Healthcare marketing professionals have come to recognize the increase in consumer conversations related to diagnoses, treatments and other topics. They are happening in online social networks, on search engines and at customer contact centers. The pressing question is: How do I best measure these conversations to gain insight for my communications programs?
One strategy is the listening platform approach that collects and analyzes online conversations on a particular topic from search engines, social media sites (social networks, blogs, chats, forums) and customer call centers. In this case it has been applied to the hypertension category to understand patient conversations regarding treatments. Ultimately, it helped improve patient communication strategies.
Two major trends are driving the product marketing in the pharmaceutical industry. First, according to IMS, in 2007 over 40% of pharmaceutical promotional spending was on consumers. This spending shift of marketing dollars is the result of increased patient accountability (financial and information-wise) in managing their healthcare. Compounding this spending shift has meant a decrease in spending by pharma on traditional sales forces whose focus was on physician-targeted marketing.
These consumers, with their new-found empowerment of making their own healthcare purchase decisions, are increasingly turning online for healthcare answers. New forms of social computing are emerging for healthcare, from expert health blogs that turn medical info into conversations, to social networks that inspire with personal stories and progress trackers. The result is more transparency, a trend that health plans and pharma must prepare for.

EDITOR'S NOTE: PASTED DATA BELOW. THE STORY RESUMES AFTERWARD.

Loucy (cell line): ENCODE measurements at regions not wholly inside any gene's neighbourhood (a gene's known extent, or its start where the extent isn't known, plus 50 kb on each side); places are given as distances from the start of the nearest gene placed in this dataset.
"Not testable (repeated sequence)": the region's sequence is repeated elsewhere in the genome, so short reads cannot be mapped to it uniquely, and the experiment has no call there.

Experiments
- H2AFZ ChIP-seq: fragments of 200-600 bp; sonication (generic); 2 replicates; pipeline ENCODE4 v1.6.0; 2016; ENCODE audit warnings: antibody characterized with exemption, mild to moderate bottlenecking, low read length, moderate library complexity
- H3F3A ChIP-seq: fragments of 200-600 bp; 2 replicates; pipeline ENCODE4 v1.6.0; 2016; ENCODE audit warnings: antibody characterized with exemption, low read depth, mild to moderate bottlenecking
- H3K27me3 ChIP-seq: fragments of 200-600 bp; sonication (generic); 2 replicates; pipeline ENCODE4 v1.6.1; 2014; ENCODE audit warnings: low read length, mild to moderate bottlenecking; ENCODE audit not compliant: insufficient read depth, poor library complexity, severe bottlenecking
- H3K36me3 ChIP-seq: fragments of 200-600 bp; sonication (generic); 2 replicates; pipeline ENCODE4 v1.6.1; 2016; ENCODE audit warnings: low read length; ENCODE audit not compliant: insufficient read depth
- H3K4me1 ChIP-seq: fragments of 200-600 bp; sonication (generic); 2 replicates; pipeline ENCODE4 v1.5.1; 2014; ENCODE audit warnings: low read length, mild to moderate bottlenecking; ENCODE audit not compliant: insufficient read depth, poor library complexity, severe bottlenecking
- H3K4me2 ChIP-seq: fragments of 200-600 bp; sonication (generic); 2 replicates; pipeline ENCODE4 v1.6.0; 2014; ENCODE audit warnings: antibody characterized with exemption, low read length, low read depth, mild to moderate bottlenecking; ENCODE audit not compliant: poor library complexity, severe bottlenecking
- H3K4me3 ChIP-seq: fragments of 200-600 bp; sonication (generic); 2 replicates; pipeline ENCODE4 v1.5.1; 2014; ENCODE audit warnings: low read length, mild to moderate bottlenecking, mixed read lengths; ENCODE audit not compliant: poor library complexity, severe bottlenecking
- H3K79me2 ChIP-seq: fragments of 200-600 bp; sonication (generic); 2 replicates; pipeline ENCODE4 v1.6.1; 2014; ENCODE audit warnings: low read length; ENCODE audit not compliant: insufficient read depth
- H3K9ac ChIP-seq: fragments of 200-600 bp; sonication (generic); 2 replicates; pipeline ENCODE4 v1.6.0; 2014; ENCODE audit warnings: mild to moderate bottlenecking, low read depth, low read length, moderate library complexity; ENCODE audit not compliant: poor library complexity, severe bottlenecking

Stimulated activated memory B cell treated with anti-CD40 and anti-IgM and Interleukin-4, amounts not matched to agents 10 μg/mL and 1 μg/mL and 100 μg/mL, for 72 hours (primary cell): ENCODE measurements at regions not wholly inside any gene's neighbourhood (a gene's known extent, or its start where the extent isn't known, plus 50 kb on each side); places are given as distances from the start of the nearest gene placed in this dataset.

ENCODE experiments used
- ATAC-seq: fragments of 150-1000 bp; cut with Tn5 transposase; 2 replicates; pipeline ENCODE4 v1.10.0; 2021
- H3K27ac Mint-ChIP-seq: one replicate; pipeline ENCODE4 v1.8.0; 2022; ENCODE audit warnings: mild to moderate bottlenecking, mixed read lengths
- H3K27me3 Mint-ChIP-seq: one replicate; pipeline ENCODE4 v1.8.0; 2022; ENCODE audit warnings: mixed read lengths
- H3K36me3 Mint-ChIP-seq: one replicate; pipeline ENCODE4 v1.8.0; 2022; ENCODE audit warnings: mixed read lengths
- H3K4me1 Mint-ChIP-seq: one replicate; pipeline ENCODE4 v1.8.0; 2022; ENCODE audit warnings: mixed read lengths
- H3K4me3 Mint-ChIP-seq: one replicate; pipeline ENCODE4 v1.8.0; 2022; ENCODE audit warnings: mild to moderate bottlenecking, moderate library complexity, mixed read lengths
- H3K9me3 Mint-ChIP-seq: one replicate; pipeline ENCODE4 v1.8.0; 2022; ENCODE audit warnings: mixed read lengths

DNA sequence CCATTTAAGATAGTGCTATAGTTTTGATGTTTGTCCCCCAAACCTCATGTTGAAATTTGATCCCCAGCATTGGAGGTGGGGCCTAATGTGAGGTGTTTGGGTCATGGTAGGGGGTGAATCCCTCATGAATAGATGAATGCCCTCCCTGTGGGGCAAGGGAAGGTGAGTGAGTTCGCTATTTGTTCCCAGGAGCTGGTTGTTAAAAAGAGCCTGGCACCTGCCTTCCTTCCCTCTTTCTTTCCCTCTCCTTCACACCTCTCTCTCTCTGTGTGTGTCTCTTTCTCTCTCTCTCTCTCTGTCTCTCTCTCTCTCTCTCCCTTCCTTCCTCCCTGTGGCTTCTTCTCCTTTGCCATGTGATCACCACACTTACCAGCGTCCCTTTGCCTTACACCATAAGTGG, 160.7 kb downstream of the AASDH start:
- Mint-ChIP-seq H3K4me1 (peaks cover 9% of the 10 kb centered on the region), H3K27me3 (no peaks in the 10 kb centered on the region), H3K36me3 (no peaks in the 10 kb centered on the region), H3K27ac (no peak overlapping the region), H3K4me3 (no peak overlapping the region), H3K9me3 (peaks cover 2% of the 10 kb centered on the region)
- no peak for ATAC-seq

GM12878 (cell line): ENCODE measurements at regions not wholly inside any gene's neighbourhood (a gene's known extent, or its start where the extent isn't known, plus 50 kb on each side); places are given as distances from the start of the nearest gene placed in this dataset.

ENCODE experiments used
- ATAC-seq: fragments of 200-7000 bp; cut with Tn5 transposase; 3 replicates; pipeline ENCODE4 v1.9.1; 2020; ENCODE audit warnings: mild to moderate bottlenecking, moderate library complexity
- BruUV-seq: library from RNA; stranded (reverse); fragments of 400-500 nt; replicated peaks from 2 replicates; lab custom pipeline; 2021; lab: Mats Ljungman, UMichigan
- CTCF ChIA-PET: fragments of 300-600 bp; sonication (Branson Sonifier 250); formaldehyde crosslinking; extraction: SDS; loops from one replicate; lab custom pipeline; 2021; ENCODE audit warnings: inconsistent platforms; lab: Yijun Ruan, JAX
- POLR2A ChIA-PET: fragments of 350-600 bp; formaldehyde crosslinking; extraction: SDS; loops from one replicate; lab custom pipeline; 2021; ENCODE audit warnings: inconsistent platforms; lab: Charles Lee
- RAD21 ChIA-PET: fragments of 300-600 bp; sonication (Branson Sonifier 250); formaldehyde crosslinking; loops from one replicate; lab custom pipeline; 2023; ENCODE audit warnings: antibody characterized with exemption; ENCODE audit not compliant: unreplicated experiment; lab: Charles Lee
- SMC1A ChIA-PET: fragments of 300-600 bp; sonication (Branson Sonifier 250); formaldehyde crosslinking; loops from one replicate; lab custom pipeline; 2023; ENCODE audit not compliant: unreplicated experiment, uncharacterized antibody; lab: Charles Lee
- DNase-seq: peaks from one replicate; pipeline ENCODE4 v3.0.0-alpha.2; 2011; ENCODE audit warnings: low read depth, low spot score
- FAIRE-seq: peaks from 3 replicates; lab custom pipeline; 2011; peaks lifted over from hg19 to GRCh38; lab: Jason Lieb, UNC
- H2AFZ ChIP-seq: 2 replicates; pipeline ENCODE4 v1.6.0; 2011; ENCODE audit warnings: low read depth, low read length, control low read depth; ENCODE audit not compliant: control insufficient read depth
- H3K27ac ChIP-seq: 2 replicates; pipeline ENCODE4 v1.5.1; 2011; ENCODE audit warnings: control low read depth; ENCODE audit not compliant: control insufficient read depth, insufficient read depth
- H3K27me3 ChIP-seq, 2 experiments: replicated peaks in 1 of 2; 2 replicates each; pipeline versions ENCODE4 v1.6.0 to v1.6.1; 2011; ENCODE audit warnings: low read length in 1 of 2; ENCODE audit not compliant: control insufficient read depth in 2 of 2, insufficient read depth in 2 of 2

Social networks aren't just skewing to young patient populations. A recent Forrester Healthcare online survey pointed out that even for “older: disease categories with median age 50-60 years, roughly 20% of all patients turn to social computing for health information.”
Beyond the basics of looking up conditions and medications, health information seekers increasingly search for advice to help them deal with specific health challenges they or family members face. On a cardiology related health blog, physicians speak about medical advances. Then consumers actively chat about symptoms, diseases, treatments and medication. Another social network, Daily Strength, provides patient-to-patient support groups, including a forum where patients can actually provide informal feedback on the efficacy of Rx medications.
Healthcare marketers recognize the increase in consumer conversations related to diagnoses, treatments and other topics that are surfacing in online social networks, on search engines and at customer contact centers. So, how can we best measure these conversations to gain insight for my communication programs?
New forms of consumer research
Traditionally, agencies conduct interviews or focus groups, where people are asked well-crafted questions in a controlled environment. These research projects aren't sufficient for capturing consumer conversations as they naturally occur.
To supplement traditional market research, one alternative is to listen via a sophisticated listening platform which collects and analyzes online conversations for a particular topic from search engines, social media sites and customer call centers. That strategy can be applied to many therapeutic categories, including patient conversations on hypertension. As a result you can uncover a variety of insights that drive patient communication strategies.
To unlock the real value of sophisticated listening platforms, it's critical that marketers understand that it's more than reading some blogs and analyzing search trends. And no amount of powerful software alone will guarantee success. The right measurement tools are required. Listening—truly listening—to your consumer is an ongoing process that demands planning and a rigorous execution.
The first step is to define your business and marketing objective. Why do you need this information? What don't we know and wish to uncover? There are different ways of collecting and organizing data and the business objective will help define the best strategy.
Sample critical business and marketing questions might include:
- What is the consumer perception of the brand in the marketplace, especially. relative to our key competitors?
- What effect does social media, e.g., referrals, recommends, bashing, have on the brand and on sales?
Using appropriate metrics